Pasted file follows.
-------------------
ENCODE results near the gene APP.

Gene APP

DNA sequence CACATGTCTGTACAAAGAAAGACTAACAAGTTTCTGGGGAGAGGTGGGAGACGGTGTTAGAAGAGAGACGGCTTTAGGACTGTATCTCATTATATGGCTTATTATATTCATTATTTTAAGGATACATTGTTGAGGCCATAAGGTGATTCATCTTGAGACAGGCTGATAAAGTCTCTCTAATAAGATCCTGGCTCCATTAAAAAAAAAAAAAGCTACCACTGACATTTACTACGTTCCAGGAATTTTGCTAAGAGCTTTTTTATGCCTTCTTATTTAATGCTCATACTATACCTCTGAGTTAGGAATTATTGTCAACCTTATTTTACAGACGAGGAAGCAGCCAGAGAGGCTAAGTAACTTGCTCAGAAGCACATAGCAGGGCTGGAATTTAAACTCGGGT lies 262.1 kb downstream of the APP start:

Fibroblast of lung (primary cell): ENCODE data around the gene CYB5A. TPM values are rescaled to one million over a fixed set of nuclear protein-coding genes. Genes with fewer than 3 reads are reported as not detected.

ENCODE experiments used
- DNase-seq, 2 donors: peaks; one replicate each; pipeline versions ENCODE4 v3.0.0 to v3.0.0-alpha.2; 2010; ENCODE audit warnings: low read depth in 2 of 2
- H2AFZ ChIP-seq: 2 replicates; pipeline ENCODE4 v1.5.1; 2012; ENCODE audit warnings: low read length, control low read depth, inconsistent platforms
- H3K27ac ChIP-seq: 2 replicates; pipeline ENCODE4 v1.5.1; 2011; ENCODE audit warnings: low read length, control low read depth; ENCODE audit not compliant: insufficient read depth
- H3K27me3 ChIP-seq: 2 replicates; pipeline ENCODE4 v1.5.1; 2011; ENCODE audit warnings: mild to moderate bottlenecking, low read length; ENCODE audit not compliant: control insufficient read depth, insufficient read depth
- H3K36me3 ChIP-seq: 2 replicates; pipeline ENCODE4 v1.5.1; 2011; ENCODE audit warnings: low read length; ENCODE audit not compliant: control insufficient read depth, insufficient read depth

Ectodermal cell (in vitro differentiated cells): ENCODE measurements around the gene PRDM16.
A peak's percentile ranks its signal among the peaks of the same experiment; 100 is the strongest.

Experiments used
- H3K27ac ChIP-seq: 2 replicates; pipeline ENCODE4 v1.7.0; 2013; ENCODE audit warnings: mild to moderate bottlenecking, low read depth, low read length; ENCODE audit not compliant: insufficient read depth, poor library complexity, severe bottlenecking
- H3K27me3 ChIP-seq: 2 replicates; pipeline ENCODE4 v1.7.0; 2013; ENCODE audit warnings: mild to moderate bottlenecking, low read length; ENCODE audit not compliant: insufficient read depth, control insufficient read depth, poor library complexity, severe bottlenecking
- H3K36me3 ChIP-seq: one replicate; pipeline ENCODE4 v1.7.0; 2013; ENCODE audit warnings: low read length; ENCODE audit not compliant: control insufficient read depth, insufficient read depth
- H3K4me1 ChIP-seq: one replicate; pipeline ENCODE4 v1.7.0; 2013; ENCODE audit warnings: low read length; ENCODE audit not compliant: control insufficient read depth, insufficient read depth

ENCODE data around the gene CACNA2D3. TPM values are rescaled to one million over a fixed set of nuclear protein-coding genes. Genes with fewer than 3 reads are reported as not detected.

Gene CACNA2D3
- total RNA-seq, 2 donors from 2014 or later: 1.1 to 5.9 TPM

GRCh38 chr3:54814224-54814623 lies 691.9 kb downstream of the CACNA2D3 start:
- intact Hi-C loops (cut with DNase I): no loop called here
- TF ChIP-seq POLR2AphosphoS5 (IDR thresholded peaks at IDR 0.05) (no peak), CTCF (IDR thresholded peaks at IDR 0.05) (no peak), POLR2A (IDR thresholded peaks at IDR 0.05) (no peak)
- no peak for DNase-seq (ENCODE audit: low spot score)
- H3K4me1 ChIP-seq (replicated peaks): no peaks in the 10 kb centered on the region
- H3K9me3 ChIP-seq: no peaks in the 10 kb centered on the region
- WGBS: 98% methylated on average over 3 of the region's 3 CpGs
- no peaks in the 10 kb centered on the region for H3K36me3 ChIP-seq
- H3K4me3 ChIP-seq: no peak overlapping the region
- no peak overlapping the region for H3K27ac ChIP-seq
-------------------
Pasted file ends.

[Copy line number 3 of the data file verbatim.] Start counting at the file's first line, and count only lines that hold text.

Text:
DNA sequence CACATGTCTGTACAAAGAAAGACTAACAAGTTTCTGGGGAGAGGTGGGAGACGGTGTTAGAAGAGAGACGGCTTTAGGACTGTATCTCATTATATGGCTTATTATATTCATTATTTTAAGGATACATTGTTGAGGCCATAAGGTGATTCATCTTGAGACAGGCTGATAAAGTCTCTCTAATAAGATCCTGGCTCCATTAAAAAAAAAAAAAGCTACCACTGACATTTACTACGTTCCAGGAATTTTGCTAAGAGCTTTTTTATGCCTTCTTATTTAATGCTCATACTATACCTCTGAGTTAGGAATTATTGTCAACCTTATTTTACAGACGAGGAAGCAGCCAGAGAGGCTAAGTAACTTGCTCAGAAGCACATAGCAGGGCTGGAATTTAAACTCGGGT lies 262.1 kb downstream of the APP start: